## Magic Squares

### December 12, 2014

Magic squares are an arrangement of consecutive counting numbers starting from 1 into rows and columns in which every row, column and the two main diagonals all sum to the same number. Magic squares are an important element of recreational mathematics, and have been known since antiquity; this magic square of order 3, with magic sum 15, was published in China in 650BC:

 4 9 2 3 5 7 8 1 6

That magic square was constructed by the “start bottom, move down and right, else up” rule: Starting from either of the center cells on the bottom row, enter a 1, then move to the next square diagonally down and right (wrapping around the sides of the square if necessary), then enter the next number in sequence, 2, and so on. However, if the next square is occupied, move instead to the next square up from the current square, then continue the sequence. Various rules like “start left, move down and right, else up” and “start top, move up and right, else down” also work, but rules like “start top, move down and left, else up” don’t; I’ll let you have the pleasure of figuring out which rules work and which don’t. This method works only for odd orders; there are other methods for even orders, which we may examine at some other time.

In the example square, the starting cell is the center cell on the bottom edge, where you see 1. Moving down and right and wrapping to the top of the next column, enter 2. Then moving down and right and wrapping to the left of the next row, enter 3. The next cell down and right already contains 1, so instead move up from the current cell and enter 4. Then moving down and right, enter 5. Then moving down and right, enter 6. The next cell down and right, wrapping both the row and column, already contains 4, so instead move up from the current cell and enter 7. Then moving down and right and wrapping to the left of the next row, enter 8. Finally, moving down and right and wrapping to the top of the next column, enter 9.

Your task is to write a program that takes an odd order n, one of the four starting cells and a rule and generates the indicated magic square. When you are finished, you are welcome to read or run a suggested solution, or to post your own solution or discuss the exercise in the comments below.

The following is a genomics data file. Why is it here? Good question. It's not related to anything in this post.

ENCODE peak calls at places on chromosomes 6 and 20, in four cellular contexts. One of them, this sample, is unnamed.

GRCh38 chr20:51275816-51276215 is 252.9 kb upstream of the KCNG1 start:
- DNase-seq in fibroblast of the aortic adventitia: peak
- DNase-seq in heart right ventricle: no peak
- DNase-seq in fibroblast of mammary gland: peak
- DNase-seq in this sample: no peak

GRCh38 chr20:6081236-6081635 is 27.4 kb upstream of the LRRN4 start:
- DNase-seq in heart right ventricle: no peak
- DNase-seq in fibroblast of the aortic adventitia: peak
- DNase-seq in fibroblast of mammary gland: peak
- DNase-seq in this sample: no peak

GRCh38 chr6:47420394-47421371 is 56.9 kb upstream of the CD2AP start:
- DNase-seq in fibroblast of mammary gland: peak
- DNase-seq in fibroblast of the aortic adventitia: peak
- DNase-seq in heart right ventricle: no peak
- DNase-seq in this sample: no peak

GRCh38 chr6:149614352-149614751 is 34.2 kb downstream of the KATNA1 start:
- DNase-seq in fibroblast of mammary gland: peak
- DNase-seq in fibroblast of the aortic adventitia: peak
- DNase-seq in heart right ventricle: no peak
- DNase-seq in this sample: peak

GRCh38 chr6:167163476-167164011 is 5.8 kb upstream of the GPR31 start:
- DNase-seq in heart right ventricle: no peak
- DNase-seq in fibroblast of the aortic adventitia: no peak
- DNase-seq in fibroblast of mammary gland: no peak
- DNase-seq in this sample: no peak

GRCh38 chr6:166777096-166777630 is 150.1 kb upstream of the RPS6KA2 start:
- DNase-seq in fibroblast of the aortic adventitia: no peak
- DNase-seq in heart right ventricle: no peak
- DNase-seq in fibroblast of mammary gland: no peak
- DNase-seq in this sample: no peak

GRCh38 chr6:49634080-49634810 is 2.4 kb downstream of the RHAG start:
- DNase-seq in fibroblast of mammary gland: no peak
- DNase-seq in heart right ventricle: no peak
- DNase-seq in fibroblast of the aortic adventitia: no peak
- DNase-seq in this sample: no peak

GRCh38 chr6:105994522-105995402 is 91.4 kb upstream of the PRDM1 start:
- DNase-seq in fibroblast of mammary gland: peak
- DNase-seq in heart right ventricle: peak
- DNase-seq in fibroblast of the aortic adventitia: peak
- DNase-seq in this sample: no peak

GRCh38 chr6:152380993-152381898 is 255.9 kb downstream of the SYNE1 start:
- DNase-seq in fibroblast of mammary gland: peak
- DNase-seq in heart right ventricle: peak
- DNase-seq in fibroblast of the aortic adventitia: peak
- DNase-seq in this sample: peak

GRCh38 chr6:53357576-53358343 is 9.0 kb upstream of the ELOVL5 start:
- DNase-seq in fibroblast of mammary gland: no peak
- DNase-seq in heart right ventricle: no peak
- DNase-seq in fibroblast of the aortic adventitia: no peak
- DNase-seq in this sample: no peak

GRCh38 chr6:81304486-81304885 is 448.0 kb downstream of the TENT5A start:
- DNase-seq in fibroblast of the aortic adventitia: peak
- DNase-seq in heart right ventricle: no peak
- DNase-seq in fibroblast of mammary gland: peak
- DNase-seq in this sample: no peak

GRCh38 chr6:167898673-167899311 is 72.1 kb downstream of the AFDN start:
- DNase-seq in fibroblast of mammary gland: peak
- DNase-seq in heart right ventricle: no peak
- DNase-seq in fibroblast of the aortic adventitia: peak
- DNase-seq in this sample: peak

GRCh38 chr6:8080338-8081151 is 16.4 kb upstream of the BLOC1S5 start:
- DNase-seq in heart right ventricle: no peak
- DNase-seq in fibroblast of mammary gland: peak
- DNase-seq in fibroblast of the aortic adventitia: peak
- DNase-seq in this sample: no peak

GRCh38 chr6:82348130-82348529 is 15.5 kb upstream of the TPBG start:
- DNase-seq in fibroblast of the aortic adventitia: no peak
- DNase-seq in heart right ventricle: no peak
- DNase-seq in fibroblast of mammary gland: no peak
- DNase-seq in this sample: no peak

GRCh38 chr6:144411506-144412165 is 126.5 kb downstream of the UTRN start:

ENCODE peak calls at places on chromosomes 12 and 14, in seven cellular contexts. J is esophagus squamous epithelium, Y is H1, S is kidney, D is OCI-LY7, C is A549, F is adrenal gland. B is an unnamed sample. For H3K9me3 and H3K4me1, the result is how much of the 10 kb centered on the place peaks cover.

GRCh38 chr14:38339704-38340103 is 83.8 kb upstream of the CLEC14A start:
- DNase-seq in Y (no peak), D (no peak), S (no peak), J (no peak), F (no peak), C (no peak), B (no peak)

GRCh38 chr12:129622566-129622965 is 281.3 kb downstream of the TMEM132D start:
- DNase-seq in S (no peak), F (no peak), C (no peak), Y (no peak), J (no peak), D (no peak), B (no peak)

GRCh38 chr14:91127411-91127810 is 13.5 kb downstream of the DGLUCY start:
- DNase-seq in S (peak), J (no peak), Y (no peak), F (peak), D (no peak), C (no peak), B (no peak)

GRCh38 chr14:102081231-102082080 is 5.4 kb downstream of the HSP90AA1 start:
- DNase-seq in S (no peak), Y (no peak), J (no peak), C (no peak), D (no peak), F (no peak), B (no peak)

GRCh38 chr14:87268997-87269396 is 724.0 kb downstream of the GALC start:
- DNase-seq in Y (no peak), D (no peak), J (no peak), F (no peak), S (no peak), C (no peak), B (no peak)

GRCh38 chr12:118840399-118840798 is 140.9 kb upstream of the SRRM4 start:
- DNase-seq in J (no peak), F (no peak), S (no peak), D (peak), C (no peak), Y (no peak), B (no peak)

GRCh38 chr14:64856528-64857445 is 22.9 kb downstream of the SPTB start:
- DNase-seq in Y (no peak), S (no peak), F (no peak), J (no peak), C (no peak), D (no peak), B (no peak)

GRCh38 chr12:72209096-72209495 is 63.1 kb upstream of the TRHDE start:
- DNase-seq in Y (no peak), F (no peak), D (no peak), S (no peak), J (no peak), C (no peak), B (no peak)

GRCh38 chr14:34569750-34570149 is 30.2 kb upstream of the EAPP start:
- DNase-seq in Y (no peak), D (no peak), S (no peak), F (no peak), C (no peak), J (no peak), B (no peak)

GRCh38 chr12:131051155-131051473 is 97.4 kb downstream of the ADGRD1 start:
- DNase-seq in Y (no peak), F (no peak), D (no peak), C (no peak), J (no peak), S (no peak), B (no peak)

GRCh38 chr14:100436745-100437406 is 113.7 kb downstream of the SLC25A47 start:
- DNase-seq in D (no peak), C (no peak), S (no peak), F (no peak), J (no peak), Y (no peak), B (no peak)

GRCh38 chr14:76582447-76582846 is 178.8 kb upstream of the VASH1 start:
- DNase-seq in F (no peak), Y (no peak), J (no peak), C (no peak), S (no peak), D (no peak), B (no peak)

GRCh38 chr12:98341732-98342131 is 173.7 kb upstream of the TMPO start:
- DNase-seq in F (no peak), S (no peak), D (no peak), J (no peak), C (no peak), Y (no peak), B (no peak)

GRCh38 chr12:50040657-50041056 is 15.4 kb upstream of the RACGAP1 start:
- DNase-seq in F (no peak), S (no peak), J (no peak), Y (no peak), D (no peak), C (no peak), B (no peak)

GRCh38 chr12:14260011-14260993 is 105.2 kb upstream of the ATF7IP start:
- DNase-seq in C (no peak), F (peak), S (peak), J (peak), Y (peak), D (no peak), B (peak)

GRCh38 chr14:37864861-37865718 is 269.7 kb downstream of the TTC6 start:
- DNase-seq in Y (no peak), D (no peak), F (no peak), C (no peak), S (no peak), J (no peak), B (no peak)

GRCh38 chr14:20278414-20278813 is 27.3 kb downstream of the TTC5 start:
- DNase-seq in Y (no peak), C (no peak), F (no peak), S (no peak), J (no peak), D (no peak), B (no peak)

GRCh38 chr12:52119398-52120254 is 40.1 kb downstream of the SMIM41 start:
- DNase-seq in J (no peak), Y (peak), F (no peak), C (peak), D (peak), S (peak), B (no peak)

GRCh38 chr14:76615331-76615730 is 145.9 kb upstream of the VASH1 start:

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### 2 Responses to “Magic Squares”

1. Mike said

Python version. Accepts rule like “start top, move up and left, else down”. Leave out the non-direction words: “top up left down”, or abbreviate it to a string of the initial letters: ‘tuld’.

```import math, re

def print_magic(sq):
w = math.ceil(math.log10(len(sq)*len(sq)))
fmt = "{{:{}}}".format(w).format
for row in sq:
print(*(fmt(col) for col in row))

def magic(size=3, rule="start top, move up and right, else down"):
if len(rule) > 5:
pattern = r't(?=op)|b(?=ottom)|u(?=p)|d(?=own)|l(?=eft)|r(?=ight)'
rule = re.findall(pattern, rule)

r = 0 if rule == 't' else size - 1 if rule == 'b' else size // 2
c = 0 if rule == 'l' else size - 1 if rule == 'r' else size // 2
dr = -1 if 'u' in rule[1:3] else 1 if 'd' in rule[1:3] else 0
dc = -1 if 'l' in rule[1:3] else 1 if 'r' in rule[1:3] else 0
er = -1 if 'u' in rule[3:] else 1 if 'd' in rule[3:] else 0
ec = -1 if 'l' in rule[3:] else 1 if 'r' in rule[3:] else 0

square = [[None for c in range(size)] for r in range(size)]
for n in range(1, size * size + 1):
square[r][c] = n
r = (r + dr) % size
c = (c + dc) % size
if square[r][c] is not None:
r = (r - dr + er) % size
c = (c - dc + ec) % size
return square
```